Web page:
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    1. Yes, I take your point that it's both striking and unfortunate that there wasn't more "local experimentation" / variation on the global stage. (Quite apart from the Millian epistemic benefits of "experiments in living", there's also the important point that circumstances can differ -- e.g. economic costs are vastly graver in developing countries -- which can make a big difference to which policies would actually prove optimal in different localities.)

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  2. On "health bias", Robin Hanson's paper "Why health is not special" may be of interest (though you may be aware of it already).

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  3. In thinking about releasing experimental vaccines earlier, one factor that does need to be considered is that COVID isn't a one-shot game. Suppose that there had been large scale use of an experimental vaccine that turned out to have some serious complications. How much would that have bolstered the anti-vax movement in the country, and how many future deaths would result from the greater public reluctance to make use of safe and effective vaccines like MMR? The calculus may still come out in the direction you say that it does, but the math may be more complicated.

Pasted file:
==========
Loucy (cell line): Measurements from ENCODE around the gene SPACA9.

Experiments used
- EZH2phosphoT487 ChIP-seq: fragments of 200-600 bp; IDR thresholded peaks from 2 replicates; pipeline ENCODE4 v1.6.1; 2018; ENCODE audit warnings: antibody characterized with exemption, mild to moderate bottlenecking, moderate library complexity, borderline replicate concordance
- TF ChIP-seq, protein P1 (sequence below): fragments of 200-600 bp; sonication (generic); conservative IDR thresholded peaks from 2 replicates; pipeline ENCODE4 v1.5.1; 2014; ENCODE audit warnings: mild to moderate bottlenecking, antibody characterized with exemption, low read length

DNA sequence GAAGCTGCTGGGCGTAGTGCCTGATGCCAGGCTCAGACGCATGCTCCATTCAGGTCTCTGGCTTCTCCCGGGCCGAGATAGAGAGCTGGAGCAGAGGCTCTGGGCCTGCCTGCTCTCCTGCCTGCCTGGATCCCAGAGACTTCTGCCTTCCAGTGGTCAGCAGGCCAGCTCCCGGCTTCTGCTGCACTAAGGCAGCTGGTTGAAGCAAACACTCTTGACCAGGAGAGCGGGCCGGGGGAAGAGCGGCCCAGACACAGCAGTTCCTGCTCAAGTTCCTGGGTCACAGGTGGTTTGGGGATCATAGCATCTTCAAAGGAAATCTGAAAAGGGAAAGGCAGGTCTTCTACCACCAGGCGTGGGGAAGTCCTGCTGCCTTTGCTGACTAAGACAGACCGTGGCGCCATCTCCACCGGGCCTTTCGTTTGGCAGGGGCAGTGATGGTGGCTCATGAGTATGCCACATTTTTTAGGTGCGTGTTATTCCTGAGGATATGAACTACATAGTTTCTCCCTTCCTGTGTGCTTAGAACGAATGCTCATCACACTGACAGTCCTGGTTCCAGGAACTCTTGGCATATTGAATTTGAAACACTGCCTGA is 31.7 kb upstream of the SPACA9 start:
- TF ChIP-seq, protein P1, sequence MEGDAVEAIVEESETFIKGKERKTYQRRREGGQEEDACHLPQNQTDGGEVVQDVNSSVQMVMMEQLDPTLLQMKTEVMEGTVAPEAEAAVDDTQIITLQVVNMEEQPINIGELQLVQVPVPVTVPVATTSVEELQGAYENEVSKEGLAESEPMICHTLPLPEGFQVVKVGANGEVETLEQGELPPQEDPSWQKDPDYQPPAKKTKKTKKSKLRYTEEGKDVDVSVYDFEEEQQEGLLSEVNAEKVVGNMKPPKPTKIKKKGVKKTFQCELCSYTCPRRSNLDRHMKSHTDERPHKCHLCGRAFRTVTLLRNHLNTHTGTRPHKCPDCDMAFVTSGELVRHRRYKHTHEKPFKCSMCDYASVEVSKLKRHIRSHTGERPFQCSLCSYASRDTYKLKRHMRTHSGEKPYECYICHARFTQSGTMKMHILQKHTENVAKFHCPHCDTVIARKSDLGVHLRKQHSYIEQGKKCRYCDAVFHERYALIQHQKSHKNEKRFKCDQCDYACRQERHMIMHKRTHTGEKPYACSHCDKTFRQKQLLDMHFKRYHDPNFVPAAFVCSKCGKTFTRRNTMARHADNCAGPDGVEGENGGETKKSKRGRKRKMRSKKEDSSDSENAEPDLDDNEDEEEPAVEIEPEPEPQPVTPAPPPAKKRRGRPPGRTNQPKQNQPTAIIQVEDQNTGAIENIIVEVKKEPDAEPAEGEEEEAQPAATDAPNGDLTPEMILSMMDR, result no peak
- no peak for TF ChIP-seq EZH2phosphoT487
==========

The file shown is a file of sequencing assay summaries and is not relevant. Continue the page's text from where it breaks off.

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    1. Yes, quite right. I would hope that we could find ways to mitigate that risk -- an explicitly labelled "UNTESTED, EXPERIMENTAL" vaccine shouldn't, in principle, be taken to reflect on thoroughly tested and proven vaccines. Alas, anti-vaxxers aren't known for their comportment with reasonable epistemic principles. Perhaps the necessary separation in the public mind could be enhanced by, e.g., officially denoting all experimental treatments as part of a "clinical trial" still, not a "public" release -- it's just that any member of the public is allowed to join this ever-expanding "trial". It's a problem worth considering, anyway, I agree. (I just hope that people don't treat such risks as a reason to dismiss accelerationist proposals out of hand!)

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  4. [Adam Omelianchuk writes:]

    I suppose I will register my level of disagreement about each of the points.

    First this: "So the FDA's usual regulations should have been streamlined or suspended for potential pandemic solutions..."